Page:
Freshman Year Is Done and Over
What now? What's next?
Posted May 03, 2016
Around the country, the majority of freshmen students are ending their first year in college. Some are taking their final exams, others have finished these end-of-term tests, and still others will do so in the coming weeks. Last fall’s freshmen are (mostly) soon to be sophomores. Now what? In spite of the freedom (and free time) that summer offers, I suggest that the sophomore class should take stock of their academic year and to plan for the next one, thereby avoiding what is often referred to as the sophomore slump.
Time to assess what went well and what didn’t. How would you rate the first year of college? Was it a success, meaning that your chosen college is a good fit, your grades were good (i.e., what you had hoped to earn), and you did well socially (i.e., making some new friends, perhaps a romance or two)? Or did it go less well, so that the reality you experienced did not meet your hopes? A third possibility—your first year was not bad but not great, either—lies somewhere between those two experiences. Regardless of how your first year went, you should assess the outcome by asking yourself what you can do come fall to maintain your successes, reverse your problems, or jump start things a bit.
After some reflection, many soon to be sophomores identify the simple truths that they did not manage their time very well. There may have been too many late nights, too little study time, some procrastination on papers and projects, and a general lack of prioritizing what work demands more attention versus that which requires less (tips on time management can be found here). If you signed up for athletic activities (varsity or inter-mural sports) or social obligations (fraternity or sorority life, clubs and other campus organizations), you may have had even less time. Many students, too, hold down a part time job during college, which can pose challenges for fitting all desired activities in.
For some readers, a sobering assessment may result: Studying and allocated time for study paled in comparison to the time reserved for all other pursuits, including serious “time sucks” like streaming video, following social media, and good old fashioned hanging out with friends. The solution is obvious, that more time during the sophomore year needs to be dedicated to college study. The good news is that each semester and year during college allows for reinvention—that’s right; you can begin again with a clean slate (except for the pesky grade point average) and create a better outcome.
Begin planning goals for your second year of college now. You have probably already registered for classes in the fall. Have you selected the right ones? Will the courses fulfill general education or major requirements? Are you taking a course that will allow you to explore something you don’t know about (e.g., astronomy, philosophy, gender studies), thereby broadening your intellectual horizons? Did you sign up for any courses that in retrospect probably aren’t in your best interest now that you’ve surveyed your first year performance (e.g., a D grade in introductory economics doesn’t bode well for a major in finance)? Take stock and consider making necessary changes now or immediately when you return to campus come fall.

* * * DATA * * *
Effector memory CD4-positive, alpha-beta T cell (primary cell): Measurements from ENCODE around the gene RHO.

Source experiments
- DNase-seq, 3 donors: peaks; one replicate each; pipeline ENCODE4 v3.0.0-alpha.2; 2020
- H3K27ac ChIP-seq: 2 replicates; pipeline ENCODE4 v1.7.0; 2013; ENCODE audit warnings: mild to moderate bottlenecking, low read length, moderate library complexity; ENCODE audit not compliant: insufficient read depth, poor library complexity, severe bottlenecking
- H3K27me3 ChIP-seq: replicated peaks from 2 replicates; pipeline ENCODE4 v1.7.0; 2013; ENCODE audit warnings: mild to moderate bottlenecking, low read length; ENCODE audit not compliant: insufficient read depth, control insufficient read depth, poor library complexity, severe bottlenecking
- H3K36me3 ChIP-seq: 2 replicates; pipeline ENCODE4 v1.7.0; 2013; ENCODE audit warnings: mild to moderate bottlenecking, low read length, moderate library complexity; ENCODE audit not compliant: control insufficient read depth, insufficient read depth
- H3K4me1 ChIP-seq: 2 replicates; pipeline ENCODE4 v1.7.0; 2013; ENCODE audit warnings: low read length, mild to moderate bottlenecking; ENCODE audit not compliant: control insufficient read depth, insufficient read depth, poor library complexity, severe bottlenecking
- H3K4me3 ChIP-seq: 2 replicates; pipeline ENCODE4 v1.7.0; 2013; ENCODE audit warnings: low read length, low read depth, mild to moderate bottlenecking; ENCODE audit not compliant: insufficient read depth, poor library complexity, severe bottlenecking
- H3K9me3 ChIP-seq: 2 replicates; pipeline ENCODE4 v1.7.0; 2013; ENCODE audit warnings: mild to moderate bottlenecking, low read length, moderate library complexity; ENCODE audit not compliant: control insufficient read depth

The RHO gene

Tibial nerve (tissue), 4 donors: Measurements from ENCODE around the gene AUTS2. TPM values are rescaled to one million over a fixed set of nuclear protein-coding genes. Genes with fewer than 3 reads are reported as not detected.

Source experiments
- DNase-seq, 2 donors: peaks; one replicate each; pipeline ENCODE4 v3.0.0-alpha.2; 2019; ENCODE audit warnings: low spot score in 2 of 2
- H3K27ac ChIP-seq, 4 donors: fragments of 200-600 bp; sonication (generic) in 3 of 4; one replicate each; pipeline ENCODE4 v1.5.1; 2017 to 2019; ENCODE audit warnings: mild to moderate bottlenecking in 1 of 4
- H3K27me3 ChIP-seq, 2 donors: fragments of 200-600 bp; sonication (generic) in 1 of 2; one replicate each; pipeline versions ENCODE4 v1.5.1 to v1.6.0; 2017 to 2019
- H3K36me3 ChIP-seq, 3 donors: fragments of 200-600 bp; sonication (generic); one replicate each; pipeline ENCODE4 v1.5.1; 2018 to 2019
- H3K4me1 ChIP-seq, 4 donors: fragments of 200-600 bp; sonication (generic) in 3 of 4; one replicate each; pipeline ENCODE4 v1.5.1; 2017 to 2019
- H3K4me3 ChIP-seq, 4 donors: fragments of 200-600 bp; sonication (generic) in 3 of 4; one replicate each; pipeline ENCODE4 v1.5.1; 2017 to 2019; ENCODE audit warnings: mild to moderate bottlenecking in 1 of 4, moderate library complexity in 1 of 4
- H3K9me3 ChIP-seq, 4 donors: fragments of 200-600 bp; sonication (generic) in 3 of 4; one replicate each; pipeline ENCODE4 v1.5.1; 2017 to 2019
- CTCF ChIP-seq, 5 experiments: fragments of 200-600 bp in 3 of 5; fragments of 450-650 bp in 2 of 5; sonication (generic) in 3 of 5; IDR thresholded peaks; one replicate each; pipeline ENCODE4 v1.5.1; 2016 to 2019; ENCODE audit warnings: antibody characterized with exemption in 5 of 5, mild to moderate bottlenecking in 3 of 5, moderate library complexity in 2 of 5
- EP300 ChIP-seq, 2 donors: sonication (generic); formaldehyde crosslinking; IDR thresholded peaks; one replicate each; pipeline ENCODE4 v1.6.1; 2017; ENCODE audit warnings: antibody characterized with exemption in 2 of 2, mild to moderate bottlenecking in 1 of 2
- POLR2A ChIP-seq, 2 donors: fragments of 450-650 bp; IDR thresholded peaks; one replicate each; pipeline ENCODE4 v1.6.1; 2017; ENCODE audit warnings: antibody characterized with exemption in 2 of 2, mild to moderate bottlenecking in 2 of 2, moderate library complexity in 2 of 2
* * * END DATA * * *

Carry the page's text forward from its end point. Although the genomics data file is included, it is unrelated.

Have you decided on an academic major? You may not have yet—which is perfectly fine—but you should begin to consolidate your search for a major by the end of your sophomore year. The reasons for doing so include making certain you can finish your chosen major by the end of your senior year—that’s the easy reason. But other reasons include gaining summer work experience (if possible) that aligns with your major or is somehow related to it, as well as planning some enriching experiences for your last two years in college. Such experiences include internships, study abroad, an independent study with a faculty member, research experience in a faculty member’s lab (ideal for psychology students as well as those planning to major in STEM disciplines), or even an honors project for those students who meet their institution’s requirements for what is usually a year long project during their final two terms in college. Any and all of these enriching experiences are not only rigorous opportunities to really learn and acquire skills linked to your major—they also represent growth opportunities that may propel you toward post-graduate study or make you more attractive to prospective employers.
So, after doing the post-mortem on your first year in college—begin planning for what you will do during your sophomore, junior, and senior years. Hesitating to do so will close off some opportunities, whereas planning ahead and seeking relevant information during the summer (when you presumably have some time) will enable you to keep many options open.
What else should happen this summer? Well, you should take a break and relax a little so that when you return to campus in August or September you are recharged and armed with goals for your future. But—and there is usually a “but”—don’t let your skills slip over the summer. I am not suggesting taking summer classes (though many students do so to work ahead), however, I am suggesting that you read. Now, at this point I am not suggesting you take down War and Peace off the shelf, but if you are not an avid reader, you might try some graphic novels. The members of the History Department at my college just posted this list of suggestions for summer reading—it’s a good place to begin.
Enjoy summer—but use it to plan for your future.